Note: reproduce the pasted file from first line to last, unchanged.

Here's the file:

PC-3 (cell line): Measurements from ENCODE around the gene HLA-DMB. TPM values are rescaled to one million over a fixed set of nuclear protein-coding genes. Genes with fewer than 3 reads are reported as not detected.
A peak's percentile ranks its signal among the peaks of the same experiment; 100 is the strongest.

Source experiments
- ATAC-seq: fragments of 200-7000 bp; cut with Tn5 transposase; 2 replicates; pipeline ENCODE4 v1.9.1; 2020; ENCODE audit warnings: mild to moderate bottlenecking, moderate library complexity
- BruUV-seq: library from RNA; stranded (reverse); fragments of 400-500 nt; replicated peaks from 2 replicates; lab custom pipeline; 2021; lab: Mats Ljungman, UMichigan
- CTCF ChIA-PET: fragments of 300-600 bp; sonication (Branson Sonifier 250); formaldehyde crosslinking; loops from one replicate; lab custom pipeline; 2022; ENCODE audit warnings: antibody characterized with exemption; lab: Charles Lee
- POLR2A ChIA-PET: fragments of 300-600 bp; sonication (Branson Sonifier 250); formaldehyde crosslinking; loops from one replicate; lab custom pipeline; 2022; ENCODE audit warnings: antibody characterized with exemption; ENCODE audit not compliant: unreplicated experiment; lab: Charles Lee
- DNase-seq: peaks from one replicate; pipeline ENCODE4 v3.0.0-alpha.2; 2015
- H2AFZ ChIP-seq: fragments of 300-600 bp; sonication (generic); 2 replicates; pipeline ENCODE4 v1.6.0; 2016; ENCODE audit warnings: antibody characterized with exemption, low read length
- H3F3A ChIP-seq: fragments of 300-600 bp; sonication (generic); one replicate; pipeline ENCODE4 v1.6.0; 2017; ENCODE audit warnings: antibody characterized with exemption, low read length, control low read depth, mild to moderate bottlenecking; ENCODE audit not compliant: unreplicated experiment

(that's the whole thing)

PC-3 (cell line): Measurements from ENCODE around the gene HLA-DMB. TPM values are rescaled to one million over a fixed set of nuclear protein-coding genes. Genes with fewer than 3 reads are reported as not detected.
A peak's percentile ranks its signal among the peaks of the same experiment; 100 is the strongest.

Source experiments
- ATAC-seq: fragments of 200-7000 bp; cut with Tn5 transposase; 2 replicates; pipeline ENCODE4 v1.9.1; 2020; ENCODE audit warnings: mild to moderate bottlenecking, moderate library complexity
- BruUV-seq: library from RNA; stranded (reverse); fragments of 400-500 nt; replicated peaks from 2 replicates; lab custom pipeline; 2021; lab: Mats Ljungman, UMichigan
- CTCF ChIA-PET: fragments of 300-600 bp; sonication (Branson Sonifier 250); formaldehyde crosslinking; loops from one replicate; lab custom pipeline; 2022; ENCODE audit warnings: antibody characterized with exemption; lab: Charles Lee
- POLR2A ChIA-PET: fragments of 300-600 bp; sonication (Branson Sonifier 250); formaldehyde crosslinking; loops from one replicate; lab custom pipeline; 2022; ENCODE audit warnings: antibody characterized with exemption; ENCODE audit not compliant: unreplicated experiment; lab: Charles Lee
- DNase-seq: peaks from one replicate; pipeline ENCODE4 v3.0.0-alpha.2; 2015
- H2AFZ ChIP-seq: fragments of 300-600 bp; sonication (generic); 2 replicates; pipeline ENCODE4 v1.6.0; 2016; ENCODE audit warnings: antibody characterized with exemption, low read length
- H3F3A ChIP-seq: fragments of 300-600 bp; sonication (generic); one replicate; pipeline ENCODE4 v1.6.0; 2017; ENCODE audit warnings: antibody characterized with exemption, low read length, control low read depth, mild to moderate bottlenecking; ENCODE audit not compliant: unreplicated experiment